Cloud Security Strategies Rest Too Heavily on Blind Trust
According to the results of a survey commissioned by iland.
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As business and IT finally align on security priorities, companies throw technology at issues, fail to validate claims and struggle to manage resources:
Forty-seven percent (47%) of security personnel “simply trust” their cloud providers meet security agreements without further verification.
Forty-eight percent (48%) more security technologies are deployed in the cloud than on-premises, and security now tops the list of cloud priorities.
Business and IT agree they would rather delay a product launch or application deployment than risk security vulnerabilities.
Ninety-one percent (91%) of respondents reported they need cloud providers to help with security integration, reporting and/or leveraging analytics.
iland announced findings of a new cloud security survey it commissioned independent analyst firm Enterprise Management Associates (EMA) to conduct. The study reveals that companies now consider cloud security to be superior to on-premises environments, but often expose themselves to risk by blindly relying on a glut of technology they are unable to actively manage.
Analyzing insights from 100 IT decision makers and security experts who leverage cloud infrastructure and/or Disaster-Recovery-as-a-Service in North America, the findings are published in a study entitled, “Blind Trust Is Not a Security Strategy: Lessons from Cloud Adopters.”
“Companies can no longer combat security threats by simply throwing technology at perceived vulnerabilities,” said David Monahan, research director, security and risk management at Enterprise Management Associates. “Though teams are using more security tools in the cloud than on-premises, they still face major risks as they struggle with staffing and skills shortages that make it extremely difficult to adequately evaluate, integrate and manage solutions.”
Key survey findings put spotlight on evolving security perceptions and practices:
As IT recognizes cloud as an imperative, teams focus on fortifying environments with significantly more tools than are used on-premises. In fact, 48 percent more security technologies are deployed in the cloud than on-premises.
IT now sees cloud adoption as an opportunity to improve security with previously unused technology. When asked why they had not deployed specific security features in the cloud, respondents indicated they were currently in the evaluation phase twice as often as any other reason for non-deployment, including cost, complexity, availability or that the technology was unnecessary.
Business and IT finally agree on the priority of cloud security. While business teams have often used cloud to bypass IT, the two teams are now more aligned on security priorities than ever before. For example, respondents indicated IT would rather delay a new application deployment due to security concerns than deploy it in a potentially insecure environment, and business agrees in a nearly three-to-one margin. This represents a fundamental shift in organizational dynamics, where business should no longer view security personnel as naysayers, but allies who are committed to fighting threats.
However, the survey also points to important underlying flaws and opposing perceptions that must be addressed:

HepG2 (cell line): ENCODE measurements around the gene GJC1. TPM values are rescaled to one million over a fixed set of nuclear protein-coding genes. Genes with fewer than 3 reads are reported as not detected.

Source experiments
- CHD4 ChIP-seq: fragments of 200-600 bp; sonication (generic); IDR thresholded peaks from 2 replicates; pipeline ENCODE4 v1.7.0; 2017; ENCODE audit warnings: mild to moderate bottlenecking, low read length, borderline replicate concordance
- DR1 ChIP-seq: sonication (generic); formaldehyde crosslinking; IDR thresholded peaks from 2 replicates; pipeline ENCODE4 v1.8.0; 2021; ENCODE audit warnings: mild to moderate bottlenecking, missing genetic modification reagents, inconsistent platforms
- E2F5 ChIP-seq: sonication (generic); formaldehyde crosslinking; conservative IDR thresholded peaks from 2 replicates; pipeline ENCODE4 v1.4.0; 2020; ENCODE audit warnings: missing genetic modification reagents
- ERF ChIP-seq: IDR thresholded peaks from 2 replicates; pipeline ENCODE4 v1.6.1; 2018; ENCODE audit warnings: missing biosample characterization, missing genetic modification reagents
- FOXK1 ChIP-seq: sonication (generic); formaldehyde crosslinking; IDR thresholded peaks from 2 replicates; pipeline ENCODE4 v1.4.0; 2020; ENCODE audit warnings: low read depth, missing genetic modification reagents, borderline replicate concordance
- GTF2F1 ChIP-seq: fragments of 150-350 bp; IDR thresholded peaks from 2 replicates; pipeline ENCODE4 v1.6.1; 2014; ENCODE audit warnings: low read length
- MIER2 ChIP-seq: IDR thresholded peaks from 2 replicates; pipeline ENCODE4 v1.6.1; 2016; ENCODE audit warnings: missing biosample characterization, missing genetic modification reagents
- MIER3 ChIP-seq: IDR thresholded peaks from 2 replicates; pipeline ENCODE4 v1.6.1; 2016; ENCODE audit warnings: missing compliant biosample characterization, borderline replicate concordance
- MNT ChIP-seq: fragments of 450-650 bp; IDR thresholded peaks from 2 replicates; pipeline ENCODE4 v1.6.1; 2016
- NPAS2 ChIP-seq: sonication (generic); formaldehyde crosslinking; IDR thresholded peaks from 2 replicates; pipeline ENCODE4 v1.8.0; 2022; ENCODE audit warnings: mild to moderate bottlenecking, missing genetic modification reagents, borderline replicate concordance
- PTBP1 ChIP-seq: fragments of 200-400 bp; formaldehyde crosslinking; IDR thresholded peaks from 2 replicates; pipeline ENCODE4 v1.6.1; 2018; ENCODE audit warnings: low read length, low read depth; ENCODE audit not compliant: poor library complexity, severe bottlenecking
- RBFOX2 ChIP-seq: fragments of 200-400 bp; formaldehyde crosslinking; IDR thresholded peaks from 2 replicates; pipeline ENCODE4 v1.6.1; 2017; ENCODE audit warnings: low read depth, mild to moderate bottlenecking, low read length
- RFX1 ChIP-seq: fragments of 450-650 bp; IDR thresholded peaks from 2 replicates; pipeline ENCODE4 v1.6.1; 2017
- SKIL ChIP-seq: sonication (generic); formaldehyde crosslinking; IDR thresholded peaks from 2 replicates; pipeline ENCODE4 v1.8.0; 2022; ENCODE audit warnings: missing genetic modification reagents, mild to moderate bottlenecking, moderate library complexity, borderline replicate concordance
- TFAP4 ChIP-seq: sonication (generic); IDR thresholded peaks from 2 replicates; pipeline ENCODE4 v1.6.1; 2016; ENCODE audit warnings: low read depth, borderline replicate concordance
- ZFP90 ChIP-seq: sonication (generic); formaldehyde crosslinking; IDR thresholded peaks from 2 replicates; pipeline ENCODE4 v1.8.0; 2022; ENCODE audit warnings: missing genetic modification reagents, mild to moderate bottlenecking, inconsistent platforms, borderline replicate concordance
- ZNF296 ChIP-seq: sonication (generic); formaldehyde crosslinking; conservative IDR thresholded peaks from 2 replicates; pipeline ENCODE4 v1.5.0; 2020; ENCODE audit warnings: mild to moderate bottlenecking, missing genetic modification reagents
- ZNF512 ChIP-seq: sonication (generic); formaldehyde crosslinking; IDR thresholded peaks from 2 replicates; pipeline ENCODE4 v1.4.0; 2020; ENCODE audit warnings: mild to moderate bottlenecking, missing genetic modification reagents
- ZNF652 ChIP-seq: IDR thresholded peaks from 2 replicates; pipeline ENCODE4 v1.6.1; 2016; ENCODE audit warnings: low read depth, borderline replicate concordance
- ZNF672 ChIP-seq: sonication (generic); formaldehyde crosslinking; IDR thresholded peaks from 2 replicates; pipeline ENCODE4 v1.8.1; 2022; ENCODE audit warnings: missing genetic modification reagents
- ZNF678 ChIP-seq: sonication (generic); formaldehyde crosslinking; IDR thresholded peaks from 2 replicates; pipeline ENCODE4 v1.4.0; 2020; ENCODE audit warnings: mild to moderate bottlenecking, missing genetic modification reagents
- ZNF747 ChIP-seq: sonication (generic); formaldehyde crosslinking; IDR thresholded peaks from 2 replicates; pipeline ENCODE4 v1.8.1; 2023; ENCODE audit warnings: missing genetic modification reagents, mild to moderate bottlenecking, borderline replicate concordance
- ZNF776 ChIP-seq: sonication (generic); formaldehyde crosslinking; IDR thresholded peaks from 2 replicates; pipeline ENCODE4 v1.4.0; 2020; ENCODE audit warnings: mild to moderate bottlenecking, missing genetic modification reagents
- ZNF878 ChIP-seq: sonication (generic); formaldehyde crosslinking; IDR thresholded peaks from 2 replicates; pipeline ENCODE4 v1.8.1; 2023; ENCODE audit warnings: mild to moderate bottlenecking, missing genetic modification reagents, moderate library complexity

Cloud customers do not validate security claims. Forty-seven percent of security personnel reported they “simply trust” their cloud providers are delivering on security agreements, rather than verify it independently or through a third party.
While organizations cite advantages of cloud security over on-premises, they also report it is lacking in key ways. Fifty-five percent of respondents said cloud uses superior technology to on-premises, and 56 percent indicated that security technology is more consistently applied in cloud. However, cloud customers admit they need more help from their cloud providers when it comes to integrating security technology (52 percent), improving security reporting (49 percent) and improving security analytics (44 percent).
There is a significant gap in IT’s understanding of compliance requirements and related workloads. While 96 percent of security professionals acknowledge that their organizations have compliance related workloads in the cloud, only 69 percent of IT teams identified the same. This gap could lead to exposures for the organization if IT were to place a compliance-related workload into a non-compliant cloud provider.
“EMA research also identified that 68 percent of organizations have staffing shortages and 34 percent have skills shortages, which directly correlates to flaws and opposing perceptions uncovered in this study,” said Monahan. “While IT has made monumental progress in identifying and adopting necessary security technologies, cloud providers must do more to ensure teams can easily validate claims, manage disparate tools, anticipate threats and take action when needed.”
“As is often the case in technology, the crux of the problem when it comes to cloud security has shifted from the technology of securing the cloud to the operations and management – the people side – of securing the cloud,” said Justin Giardina, CTO at iland. “At iland, we’ve designed our offerings with the mindset that technology, alone, does not solve a problem. Not only are we committed to supporting customers with our expert compliance team, we will also continue to evolve our platform to integrate more turnkey, automated security functionality that enables teams of all sizes and expertise levels to protect themselves against increasing cyber threats.”
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